The Quick-n-EZ case tumbler from Frankford Arsenal certainly seems to be a popular choice for reloaders, and for good reason. The unique bowl design ensures thorough cleaning and it is extremely easy to use. In fact, this tumbler is one of the easiest pieces of reloading equipment to use that I’ve tried. All you have to do is fill 2/3 of the bowl with media, add your brass cases and turn the machine on. As simple as that!
The clear glass top prevents the media from falling out of the unit, and there is an on/off switch on the power cord, which is a nice feature as it gives you more control. At a fraction of the price of most other tumblers, it’s excellent value for money.
The capacity is not the best. It can clean up to 600 9-mm cases in around 3 hours but if you use a higher caliber, the capacity will be lower. For example, it can hold 350 .223 casings.
Another downside I found was the material of the bowl. It’s made from thin plastic which does not feel very durable. Therefore, I’m not sure how long this tumbler would last, however, at such a low price, this is not a huge concern. This would be a great choice for a beginner or someone looking for a low-price tumbler to get started.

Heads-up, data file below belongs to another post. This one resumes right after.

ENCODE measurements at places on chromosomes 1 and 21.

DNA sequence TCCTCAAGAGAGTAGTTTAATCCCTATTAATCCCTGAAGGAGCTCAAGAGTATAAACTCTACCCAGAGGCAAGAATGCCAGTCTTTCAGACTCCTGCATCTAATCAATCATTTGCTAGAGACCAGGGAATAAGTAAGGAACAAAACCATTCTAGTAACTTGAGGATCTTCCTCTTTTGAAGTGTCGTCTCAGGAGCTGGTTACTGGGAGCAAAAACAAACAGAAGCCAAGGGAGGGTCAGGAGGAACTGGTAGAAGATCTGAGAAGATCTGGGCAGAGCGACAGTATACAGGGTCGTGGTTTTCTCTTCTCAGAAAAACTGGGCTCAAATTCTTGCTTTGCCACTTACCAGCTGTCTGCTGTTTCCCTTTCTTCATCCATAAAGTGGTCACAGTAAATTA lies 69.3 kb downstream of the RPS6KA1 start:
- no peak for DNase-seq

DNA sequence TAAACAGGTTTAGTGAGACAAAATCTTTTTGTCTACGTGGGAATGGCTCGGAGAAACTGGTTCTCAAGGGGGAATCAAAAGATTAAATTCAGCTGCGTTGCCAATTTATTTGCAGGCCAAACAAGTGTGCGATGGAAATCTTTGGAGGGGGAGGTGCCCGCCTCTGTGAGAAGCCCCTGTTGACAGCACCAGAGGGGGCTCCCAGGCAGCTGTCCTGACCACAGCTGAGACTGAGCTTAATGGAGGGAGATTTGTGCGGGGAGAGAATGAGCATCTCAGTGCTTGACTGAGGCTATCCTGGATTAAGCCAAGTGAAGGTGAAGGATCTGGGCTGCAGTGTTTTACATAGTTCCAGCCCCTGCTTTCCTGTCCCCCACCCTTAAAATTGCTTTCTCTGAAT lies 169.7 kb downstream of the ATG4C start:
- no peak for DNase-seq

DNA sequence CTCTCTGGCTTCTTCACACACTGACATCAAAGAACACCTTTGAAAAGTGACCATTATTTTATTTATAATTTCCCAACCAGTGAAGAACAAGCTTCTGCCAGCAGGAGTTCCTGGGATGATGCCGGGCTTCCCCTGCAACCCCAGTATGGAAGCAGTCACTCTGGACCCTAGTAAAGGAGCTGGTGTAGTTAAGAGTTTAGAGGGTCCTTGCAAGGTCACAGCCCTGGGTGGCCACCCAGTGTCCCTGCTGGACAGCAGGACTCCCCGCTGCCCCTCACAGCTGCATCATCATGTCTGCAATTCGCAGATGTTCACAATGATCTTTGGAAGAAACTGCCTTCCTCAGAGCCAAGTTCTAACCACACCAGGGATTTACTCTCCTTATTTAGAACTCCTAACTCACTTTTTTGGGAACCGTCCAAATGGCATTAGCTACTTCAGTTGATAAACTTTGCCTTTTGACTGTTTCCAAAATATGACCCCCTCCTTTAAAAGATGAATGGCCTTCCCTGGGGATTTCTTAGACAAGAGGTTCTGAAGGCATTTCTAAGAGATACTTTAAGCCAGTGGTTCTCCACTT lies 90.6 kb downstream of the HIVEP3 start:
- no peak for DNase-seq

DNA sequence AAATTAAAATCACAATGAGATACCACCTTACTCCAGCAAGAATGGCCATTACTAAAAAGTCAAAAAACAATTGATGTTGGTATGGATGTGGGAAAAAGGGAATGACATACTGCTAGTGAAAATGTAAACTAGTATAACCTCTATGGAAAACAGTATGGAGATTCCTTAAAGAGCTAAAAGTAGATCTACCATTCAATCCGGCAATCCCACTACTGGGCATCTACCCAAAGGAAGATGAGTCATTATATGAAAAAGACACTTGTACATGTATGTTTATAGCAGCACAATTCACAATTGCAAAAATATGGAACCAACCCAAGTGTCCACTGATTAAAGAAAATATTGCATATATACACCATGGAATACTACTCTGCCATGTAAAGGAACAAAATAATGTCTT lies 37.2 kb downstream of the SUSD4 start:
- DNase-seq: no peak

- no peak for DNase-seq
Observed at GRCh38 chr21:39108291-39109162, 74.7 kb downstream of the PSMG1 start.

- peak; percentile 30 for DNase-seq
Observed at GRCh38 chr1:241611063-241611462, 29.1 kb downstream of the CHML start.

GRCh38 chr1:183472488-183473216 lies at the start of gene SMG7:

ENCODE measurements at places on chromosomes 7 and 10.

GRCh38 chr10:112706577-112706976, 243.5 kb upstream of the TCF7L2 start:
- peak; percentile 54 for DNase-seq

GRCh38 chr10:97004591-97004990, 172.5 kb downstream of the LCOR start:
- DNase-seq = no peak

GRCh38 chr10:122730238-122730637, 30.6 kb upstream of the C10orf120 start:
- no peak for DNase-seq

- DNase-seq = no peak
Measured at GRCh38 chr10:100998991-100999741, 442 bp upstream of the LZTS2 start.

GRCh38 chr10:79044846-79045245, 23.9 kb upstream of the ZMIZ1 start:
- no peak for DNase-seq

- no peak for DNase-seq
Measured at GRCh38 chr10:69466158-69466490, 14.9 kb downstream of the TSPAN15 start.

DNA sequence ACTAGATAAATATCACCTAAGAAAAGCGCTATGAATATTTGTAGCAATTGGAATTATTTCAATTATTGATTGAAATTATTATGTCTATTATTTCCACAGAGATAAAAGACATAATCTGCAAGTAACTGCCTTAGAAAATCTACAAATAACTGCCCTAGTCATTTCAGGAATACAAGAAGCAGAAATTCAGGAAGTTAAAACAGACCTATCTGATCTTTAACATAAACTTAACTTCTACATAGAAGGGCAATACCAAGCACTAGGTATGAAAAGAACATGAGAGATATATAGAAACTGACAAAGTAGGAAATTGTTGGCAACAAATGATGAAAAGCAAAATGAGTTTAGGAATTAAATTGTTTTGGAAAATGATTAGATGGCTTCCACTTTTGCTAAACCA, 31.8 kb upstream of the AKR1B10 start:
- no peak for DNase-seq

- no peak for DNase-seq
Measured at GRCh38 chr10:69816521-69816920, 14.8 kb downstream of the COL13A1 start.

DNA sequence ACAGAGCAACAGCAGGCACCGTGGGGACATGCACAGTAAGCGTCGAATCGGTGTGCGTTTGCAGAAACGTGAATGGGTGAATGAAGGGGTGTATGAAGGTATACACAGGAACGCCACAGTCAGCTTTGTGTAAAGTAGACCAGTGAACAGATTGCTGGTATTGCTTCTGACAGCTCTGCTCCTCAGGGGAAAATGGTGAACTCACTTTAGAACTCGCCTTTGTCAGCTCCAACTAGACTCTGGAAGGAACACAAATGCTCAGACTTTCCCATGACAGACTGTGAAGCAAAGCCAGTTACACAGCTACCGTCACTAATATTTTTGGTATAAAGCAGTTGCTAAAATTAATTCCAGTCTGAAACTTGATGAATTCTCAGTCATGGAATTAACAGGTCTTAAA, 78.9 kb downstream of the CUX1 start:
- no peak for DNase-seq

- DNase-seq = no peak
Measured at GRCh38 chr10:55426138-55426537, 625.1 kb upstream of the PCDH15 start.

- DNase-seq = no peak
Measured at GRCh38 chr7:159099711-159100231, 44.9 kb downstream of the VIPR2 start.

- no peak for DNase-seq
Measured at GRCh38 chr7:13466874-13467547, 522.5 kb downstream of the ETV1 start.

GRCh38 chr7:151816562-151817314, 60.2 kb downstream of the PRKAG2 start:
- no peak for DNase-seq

- Very affordable
- Easy to use
- Cleans thoroughly
- On/off switch on the power cord
- Low capacity for large calibers
- Not very durable
- Cannot be used with liquid media
Reloading Tumblers: What and How They Work
A reloading tumbler is a simple but crucial device for reloading ammunition. Tumblers clean your used cases enabling them to be reloaded and reused again. The great thing about reloading tumblers is the number of cases you can clean. These machines allow you to clean hundreds of cases in one go, in the space of a few hours.
How Reloading Tumblers Work
The machine does all the work for you. All you need to do is put the media in along with your brass cases, switch it on, then sit back and wait 2-3 hours for your old cases to become shiny and new again.
You can use either liquid (wet) or dry media to clean your cases. Your tumbler will either be a rotary tumbler or a vibratory one. Both types are very efficient ways to clean brass cases but work in different ways.
- A rotary tumbler has a barrel that you load and place on the machine.
- The machine turns the barrel and the casings tumble inside with the wet or dry cleaning media.
- A vibrating tumbler has a bowl that holds the dry media and cases.